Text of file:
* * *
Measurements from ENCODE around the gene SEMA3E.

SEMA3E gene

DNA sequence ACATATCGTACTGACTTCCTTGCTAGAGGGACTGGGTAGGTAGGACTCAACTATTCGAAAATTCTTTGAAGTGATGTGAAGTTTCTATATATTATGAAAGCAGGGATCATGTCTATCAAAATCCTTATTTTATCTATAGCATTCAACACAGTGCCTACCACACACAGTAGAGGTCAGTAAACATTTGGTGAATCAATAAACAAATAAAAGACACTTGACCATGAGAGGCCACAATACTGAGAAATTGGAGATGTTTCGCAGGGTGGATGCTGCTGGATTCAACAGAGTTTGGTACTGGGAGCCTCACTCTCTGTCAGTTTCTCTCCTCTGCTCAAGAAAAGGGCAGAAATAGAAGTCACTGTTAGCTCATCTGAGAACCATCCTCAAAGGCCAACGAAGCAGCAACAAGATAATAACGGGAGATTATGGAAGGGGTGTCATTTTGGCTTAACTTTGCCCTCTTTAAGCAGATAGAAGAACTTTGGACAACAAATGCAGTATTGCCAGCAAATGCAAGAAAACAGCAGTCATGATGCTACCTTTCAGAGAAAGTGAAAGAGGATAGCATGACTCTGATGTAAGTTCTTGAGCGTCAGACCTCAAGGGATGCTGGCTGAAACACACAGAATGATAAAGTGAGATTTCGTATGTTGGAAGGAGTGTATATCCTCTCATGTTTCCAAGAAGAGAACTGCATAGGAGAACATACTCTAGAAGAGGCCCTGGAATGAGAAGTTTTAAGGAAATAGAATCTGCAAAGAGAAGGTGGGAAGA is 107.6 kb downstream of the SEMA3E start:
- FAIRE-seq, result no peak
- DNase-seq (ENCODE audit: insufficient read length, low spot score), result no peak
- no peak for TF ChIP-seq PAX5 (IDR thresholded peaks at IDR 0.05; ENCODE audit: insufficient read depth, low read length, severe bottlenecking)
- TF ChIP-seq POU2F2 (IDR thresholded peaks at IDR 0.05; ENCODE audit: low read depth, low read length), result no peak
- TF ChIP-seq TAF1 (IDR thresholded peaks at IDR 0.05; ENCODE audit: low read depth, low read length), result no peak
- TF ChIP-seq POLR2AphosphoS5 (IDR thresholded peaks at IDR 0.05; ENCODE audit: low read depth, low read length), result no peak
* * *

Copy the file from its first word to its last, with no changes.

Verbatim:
Measurements from ENCODE around the gene SEMA3E.

SEMA3E gene

DNA sequence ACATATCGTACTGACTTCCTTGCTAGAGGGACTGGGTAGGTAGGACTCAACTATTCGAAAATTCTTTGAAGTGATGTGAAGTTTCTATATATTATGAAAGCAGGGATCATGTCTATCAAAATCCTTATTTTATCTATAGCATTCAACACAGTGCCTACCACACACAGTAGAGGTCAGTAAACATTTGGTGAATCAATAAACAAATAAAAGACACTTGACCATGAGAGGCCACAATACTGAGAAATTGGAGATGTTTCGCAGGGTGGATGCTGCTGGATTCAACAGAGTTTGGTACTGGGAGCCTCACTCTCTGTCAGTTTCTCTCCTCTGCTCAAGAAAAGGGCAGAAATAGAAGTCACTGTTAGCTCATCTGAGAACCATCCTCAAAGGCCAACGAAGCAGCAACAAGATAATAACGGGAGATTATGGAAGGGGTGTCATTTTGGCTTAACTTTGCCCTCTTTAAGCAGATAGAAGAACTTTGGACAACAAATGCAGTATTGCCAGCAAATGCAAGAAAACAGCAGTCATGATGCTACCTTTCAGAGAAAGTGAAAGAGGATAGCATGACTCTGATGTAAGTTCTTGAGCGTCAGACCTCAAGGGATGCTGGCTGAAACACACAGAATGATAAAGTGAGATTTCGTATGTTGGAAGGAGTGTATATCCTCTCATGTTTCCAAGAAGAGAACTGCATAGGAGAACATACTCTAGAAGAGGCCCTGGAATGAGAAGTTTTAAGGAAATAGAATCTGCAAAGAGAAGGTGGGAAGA is 107.6 kb downstream of the SEMA3E start:
- FAIRE-seq, result no peak
- DNase-seq (ENCODE audit: insufficient read length, low spot score), result no peak
- no peak for TF ChIP-seq PAX5 (IDR thresholded peaks at IDR 0.05; ENCODE audit: insufficient read depth, low read length, severe bottlenecking)
- TF ChIP-seq POU2F2 (IDR thresholded peaks at IDR 0.05; ENCODE audit: low read depth, low read length), result no peak
- TF ChIP-seq TAF1 (IDR thresholded peaks at IDR 0.05; ENCODE audit: low read depth, low read length), result no peak
- TF ChIP-seq POLR2AphosphoS5 (IDR thresholded peaks at IDR 0.05; ENCODE audit: low read depth, low read length), result no peak